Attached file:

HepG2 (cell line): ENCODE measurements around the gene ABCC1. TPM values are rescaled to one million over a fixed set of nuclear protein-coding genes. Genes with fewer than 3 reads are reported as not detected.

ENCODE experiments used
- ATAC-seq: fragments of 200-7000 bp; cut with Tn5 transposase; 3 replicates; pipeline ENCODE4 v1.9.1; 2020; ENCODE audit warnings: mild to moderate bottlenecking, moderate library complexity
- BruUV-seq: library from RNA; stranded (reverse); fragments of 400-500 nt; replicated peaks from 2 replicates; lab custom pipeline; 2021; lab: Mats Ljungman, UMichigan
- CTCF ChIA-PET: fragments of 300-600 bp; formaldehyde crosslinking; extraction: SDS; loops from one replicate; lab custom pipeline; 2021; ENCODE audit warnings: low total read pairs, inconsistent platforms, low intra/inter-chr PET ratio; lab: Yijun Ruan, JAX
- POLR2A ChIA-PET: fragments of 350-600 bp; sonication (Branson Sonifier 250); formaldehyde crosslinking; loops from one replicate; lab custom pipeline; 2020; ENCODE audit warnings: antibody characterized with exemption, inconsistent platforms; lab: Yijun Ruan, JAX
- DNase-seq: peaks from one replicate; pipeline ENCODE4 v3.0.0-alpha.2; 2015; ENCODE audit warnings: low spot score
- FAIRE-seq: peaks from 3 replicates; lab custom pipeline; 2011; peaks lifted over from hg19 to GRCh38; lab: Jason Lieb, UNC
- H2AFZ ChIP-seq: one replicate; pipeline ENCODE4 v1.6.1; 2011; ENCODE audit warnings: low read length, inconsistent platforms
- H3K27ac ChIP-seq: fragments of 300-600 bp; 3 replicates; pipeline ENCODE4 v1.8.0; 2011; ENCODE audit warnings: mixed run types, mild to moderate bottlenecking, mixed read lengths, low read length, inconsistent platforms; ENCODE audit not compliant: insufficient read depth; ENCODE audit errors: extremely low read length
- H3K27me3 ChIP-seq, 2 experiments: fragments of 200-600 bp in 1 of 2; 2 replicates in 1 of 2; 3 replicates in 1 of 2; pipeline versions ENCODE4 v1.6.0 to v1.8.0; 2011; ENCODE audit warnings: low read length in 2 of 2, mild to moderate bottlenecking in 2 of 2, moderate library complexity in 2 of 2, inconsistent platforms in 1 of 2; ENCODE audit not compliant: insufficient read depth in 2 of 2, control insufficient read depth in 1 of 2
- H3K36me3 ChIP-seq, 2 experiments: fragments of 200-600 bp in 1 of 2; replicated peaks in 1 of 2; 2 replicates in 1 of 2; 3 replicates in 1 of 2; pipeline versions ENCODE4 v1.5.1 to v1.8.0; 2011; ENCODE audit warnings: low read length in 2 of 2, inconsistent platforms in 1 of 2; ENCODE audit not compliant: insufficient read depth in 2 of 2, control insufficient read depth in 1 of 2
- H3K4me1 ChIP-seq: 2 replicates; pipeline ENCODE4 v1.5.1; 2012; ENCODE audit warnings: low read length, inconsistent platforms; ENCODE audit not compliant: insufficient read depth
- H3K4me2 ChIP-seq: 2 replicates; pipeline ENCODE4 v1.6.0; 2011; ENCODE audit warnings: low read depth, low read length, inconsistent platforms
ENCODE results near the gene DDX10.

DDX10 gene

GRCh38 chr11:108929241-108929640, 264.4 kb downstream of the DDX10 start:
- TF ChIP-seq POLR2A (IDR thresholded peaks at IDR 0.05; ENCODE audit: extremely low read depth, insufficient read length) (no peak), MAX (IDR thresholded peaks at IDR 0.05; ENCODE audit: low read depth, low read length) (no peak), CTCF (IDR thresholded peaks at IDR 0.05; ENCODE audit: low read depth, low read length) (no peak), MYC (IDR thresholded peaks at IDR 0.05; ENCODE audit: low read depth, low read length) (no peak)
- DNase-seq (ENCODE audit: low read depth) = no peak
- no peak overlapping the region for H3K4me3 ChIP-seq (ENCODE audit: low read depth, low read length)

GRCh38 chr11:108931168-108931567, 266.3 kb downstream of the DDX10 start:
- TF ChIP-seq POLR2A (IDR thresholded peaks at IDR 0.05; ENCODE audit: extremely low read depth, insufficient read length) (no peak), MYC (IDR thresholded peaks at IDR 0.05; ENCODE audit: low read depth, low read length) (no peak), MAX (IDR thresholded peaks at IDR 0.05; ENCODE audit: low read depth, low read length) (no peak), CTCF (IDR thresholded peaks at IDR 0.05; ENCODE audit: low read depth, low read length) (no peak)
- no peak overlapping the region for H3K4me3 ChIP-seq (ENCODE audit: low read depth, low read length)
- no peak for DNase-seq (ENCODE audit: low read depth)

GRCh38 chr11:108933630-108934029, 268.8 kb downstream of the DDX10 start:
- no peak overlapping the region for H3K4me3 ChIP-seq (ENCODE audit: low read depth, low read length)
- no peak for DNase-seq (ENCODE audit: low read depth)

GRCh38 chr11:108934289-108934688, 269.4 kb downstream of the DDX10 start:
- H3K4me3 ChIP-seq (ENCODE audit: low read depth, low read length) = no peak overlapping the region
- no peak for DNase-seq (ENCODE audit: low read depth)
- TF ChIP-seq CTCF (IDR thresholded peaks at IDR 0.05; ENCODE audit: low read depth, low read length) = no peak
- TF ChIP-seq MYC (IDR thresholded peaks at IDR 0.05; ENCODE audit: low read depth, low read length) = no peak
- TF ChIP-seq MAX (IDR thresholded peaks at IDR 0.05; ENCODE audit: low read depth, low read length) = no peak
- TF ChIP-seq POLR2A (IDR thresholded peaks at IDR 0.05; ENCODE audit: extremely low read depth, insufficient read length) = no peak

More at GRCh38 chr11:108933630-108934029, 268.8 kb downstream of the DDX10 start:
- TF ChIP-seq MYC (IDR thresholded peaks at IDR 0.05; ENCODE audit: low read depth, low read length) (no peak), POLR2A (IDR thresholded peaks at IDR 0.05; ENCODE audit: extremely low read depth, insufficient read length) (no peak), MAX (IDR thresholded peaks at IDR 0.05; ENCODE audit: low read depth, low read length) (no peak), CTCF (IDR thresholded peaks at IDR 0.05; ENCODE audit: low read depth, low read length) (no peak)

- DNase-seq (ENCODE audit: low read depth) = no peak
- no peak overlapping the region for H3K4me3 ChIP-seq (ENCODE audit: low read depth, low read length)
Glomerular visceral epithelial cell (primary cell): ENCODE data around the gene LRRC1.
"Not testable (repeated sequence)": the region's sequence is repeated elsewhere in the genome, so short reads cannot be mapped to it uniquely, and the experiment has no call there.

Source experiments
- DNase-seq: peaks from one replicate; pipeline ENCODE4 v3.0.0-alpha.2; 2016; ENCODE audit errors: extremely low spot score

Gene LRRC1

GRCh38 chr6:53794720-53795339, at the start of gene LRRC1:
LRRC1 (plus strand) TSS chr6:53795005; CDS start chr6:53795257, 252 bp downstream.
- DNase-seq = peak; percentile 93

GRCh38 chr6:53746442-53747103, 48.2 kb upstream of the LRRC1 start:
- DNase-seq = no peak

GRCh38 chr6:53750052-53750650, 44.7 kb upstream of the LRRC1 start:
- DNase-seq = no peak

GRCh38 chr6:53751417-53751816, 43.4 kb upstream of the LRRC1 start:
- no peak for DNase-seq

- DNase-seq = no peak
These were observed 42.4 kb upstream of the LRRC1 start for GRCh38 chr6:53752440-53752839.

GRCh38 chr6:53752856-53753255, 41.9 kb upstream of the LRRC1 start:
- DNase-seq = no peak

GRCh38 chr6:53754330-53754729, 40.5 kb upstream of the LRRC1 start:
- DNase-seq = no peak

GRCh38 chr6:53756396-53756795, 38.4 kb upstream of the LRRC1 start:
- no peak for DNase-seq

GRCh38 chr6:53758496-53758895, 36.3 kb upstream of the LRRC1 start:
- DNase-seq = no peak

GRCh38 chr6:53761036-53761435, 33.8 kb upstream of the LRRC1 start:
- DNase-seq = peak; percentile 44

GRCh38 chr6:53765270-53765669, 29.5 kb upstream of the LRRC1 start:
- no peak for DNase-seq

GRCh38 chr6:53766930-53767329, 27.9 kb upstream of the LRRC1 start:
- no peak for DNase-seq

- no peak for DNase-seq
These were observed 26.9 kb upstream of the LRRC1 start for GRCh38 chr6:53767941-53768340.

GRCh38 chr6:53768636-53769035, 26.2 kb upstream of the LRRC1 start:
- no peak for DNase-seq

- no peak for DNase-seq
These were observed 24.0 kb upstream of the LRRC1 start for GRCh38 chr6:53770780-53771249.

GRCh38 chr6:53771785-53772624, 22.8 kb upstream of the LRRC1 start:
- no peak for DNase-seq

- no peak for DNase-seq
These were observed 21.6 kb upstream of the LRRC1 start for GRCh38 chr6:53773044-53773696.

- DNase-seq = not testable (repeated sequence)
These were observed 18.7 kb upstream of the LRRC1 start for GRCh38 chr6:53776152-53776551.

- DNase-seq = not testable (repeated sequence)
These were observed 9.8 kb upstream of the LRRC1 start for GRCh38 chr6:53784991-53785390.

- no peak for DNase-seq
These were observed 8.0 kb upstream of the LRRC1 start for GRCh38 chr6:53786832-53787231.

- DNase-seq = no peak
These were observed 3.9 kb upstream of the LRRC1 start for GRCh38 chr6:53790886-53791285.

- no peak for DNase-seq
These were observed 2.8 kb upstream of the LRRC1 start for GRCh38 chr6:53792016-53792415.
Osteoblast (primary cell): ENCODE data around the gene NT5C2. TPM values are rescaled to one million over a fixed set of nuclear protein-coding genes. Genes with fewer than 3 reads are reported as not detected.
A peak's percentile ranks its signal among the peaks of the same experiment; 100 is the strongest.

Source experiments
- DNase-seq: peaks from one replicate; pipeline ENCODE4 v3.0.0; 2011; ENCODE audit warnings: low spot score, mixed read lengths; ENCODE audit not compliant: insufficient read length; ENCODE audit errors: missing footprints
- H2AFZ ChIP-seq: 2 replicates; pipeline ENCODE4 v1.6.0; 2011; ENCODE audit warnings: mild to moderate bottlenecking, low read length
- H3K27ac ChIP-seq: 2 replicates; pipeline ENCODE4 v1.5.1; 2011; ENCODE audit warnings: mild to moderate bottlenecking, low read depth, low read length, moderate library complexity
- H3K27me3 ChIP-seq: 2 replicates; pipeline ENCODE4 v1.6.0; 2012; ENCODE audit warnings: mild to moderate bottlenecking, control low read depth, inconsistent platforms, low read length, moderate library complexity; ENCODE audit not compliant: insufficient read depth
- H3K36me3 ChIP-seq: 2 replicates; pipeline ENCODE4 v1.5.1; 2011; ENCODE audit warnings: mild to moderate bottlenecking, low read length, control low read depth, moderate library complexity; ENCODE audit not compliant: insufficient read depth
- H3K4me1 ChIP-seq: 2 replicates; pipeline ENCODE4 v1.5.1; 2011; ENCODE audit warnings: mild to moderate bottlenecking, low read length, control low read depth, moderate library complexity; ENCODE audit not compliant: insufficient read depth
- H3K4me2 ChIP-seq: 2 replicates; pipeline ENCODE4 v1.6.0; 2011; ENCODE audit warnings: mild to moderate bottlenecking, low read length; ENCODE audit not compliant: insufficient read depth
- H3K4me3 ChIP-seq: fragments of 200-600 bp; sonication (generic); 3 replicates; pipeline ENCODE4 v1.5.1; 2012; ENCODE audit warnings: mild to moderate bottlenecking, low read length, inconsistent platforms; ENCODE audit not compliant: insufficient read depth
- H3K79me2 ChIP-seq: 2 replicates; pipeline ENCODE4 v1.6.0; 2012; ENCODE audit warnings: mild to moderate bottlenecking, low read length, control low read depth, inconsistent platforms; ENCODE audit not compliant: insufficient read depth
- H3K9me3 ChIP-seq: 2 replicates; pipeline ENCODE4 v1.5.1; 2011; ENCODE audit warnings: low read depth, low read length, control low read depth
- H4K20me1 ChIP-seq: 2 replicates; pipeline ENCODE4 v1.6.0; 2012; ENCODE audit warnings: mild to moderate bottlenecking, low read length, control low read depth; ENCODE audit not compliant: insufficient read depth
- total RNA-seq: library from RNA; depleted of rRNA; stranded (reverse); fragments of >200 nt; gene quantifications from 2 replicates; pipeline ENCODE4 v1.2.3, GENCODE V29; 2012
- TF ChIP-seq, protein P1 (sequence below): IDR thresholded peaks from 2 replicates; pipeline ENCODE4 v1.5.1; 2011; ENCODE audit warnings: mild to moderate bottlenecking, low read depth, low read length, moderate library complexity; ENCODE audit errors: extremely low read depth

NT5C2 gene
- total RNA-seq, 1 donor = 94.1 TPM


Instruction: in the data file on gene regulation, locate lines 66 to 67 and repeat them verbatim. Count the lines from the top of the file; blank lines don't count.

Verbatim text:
- no peak for DNase-seq

GRCh38 chr6:53766930-53767329, 27.9 kb upstream of the LRRC1 start: